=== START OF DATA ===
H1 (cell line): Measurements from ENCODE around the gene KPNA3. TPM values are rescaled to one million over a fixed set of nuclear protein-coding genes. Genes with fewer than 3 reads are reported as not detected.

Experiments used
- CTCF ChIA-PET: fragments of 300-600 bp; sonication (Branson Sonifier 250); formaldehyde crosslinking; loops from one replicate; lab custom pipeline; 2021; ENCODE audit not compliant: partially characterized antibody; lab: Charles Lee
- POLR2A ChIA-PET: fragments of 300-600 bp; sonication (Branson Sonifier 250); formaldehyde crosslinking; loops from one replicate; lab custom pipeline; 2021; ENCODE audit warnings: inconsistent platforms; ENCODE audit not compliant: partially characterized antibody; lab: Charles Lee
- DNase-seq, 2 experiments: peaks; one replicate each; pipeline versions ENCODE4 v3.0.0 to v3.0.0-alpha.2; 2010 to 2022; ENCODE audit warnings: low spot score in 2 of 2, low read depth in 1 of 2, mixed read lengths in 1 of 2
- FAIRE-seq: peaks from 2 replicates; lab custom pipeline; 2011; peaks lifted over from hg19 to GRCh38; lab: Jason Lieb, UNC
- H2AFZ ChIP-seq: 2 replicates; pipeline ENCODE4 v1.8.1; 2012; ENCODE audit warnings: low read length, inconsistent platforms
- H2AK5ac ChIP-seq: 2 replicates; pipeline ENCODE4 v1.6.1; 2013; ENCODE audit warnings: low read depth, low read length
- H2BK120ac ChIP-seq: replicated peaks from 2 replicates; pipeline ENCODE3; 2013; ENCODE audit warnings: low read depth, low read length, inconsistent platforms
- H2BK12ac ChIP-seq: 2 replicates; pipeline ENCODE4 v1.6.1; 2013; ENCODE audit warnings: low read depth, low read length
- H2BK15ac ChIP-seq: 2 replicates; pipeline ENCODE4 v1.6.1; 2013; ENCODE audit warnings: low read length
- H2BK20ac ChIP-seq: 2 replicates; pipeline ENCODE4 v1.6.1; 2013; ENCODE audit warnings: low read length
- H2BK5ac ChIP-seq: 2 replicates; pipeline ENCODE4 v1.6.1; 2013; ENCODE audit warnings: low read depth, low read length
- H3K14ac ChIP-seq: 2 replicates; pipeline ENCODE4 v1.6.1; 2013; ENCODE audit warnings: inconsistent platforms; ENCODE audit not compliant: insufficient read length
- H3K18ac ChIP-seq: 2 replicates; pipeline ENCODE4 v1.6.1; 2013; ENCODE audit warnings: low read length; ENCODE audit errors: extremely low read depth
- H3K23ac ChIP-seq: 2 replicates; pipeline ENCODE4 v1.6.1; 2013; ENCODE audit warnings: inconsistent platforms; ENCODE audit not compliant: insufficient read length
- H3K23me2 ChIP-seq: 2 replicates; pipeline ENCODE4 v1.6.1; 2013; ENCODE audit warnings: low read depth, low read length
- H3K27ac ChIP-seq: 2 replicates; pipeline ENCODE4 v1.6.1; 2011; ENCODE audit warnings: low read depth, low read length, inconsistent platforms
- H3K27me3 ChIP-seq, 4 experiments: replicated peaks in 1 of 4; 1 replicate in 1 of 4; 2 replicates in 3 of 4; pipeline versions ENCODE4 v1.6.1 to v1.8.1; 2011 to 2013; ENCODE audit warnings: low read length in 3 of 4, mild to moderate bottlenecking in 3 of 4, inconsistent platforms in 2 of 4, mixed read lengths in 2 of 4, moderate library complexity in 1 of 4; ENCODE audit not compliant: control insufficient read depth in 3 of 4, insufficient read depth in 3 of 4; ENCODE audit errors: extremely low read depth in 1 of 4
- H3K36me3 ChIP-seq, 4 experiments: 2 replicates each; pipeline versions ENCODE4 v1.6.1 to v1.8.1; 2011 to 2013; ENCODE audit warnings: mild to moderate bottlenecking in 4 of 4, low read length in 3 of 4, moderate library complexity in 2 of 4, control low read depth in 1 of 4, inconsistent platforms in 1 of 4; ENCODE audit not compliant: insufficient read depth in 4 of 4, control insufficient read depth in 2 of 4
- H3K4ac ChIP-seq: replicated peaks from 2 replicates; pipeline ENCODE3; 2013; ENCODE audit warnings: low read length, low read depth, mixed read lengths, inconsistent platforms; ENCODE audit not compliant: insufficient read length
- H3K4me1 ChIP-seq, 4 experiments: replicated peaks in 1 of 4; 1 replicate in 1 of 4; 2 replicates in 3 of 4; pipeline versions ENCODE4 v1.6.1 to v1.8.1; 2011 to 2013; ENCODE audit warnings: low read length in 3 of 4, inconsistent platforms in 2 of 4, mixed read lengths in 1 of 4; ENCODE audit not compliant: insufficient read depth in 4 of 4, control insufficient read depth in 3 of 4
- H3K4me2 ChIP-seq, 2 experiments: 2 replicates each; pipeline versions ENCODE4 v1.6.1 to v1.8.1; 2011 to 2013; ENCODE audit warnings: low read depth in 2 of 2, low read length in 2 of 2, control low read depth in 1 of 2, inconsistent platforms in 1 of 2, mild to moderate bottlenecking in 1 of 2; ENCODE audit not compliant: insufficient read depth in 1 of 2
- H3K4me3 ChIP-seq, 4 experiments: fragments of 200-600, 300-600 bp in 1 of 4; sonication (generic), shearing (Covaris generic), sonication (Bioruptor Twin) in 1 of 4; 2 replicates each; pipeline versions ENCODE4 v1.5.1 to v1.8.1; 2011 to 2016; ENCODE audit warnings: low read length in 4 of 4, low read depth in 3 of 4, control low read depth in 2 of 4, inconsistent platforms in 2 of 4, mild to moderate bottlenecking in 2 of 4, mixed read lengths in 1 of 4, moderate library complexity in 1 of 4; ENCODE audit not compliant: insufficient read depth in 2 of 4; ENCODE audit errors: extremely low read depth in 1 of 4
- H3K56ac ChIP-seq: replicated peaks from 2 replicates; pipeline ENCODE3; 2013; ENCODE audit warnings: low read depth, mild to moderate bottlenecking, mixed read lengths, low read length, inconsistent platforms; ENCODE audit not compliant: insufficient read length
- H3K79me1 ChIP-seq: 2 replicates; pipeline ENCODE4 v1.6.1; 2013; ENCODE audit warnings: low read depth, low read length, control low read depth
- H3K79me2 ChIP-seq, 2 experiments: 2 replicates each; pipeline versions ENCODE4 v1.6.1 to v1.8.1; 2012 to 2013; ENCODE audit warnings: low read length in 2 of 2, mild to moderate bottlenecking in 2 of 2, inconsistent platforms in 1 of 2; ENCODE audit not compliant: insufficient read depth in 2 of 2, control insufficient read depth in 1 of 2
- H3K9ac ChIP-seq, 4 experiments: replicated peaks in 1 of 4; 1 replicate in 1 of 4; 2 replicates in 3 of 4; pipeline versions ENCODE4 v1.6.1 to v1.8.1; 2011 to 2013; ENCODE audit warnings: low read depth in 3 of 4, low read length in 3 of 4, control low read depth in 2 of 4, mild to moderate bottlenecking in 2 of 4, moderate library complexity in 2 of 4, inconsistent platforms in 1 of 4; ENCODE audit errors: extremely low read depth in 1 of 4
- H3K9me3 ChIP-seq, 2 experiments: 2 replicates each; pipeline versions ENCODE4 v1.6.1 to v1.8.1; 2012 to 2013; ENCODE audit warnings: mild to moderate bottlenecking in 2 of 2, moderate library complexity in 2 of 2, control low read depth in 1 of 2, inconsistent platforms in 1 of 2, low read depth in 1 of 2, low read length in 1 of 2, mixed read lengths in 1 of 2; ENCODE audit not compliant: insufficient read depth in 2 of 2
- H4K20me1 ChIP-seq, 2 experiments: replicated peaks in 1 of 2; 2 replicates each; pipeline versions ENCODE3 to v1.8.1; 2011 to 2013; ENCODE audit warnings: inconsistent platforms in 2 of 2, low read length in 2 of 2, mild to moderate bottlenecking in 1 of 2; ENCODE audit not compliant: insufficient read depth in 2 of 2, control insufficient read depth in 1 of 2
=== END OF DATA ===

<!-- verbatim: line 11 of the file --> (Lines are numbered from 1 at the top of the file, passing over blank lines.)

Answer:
- H2BK15ac ChIP-seq: 2 replicates; pipeline ENCODE4 v1.6.1; 2013; ENCODE audit warnings: low read length